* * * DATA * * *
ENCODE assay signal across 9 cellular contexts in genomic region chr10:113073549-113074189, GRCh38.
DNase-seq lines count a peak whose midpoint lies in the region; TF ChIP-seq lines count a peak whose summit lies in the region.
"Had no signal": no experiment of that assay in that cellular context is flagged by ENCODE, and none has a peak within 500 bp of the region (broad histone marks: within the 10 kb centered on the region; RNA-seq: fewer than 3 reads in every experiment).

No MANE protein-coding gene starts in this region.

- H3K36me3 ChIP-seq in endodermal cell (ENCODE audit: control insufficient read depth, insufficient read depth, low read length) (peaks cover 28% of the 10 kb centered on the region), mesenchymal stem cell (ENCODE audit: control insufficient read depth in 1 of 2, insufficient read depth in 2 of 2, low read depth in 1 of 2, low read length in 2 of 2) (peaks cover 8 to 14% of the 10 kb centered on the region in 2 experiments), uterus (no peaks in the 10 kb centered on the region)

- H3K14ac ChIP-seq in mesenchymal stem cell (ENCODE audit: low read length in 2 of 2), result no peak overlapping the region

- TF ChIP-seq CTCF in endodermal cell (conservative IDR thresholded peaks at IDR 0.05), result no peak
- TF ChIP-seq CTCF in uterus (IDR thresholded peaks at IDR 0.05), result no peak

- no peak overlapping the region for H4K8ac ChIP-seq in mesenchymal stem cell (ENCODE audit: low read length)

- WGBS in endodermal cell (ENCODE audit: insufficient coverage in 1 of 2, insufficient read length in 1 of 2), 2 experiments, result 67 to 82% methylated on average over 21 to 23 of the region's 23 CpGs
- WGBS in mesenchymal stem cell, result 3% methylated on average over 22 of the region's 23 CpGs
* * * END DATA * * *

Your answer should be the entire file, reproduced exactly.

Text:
ENCODE assay signal across 9 cellular contexts in genomic region chr10:113073549-113074189, GRCh38.
DNase-seq lines count a peak whose midpoint lies in the region; TF ChIP-seq lines count a peak whose summit lies in the region.
"Had no signal": no experiment of that assay in that cellular context is flagged by ENCODE, and none has a peak within 500 bp of the region (broad histone marks: within the 10 kb centered on the region; RNA-seq: fewer than 3 reads in every experiment).

No MANE protein-coding gene starts in this region.

- H3K36me3 ChIP-seq in endodermal cell (ENCODE audit: control insufficient read depth, insufficient read depth, low read length) (peaks cover 28% of the 10 kb centered on the region), mesenchymal stem cell (ENCODE audit: control insufficient read depth in 1 of 2, insufficient read depth in 2 of 2, low read depth in 1 of 2, low read length in 2 of 2) (peaks cover 8 to 14% of the 10 kb centered on the region in 2 experiments), uterus (no peaks in the 10 kb centered on the region)

- H3K14ac ChIP-seq in mesenchymal stem cell (ENCODE audit: low read length in 2 of 2), result no peak overlapping the region

- TF ChIP-seq CTCF in endodermal cell (conservative IDR thresholded peaks at IDR 0.05), result no peak
- TF ChIP-seq CTCF in uterus (IDR thresholded peaks at IDR 0.05), result no peak

- no peak overlapping the region for H4K8ac ChIP-seq in mesenchymal stem cell (ENCODE audit: low read length)

- WGBS in endodermal cell (ENCODE audit: insufficient coverage in 1 of 2, insufficient read length in 1 of 2), 2 experiments, result 67 to 82% methylated on average over 21 to 23 of the region's 23 CpGs
- WGBS in mesenchymal stem cell, result 3% methylated on average over 22 of the region's 23 CpGs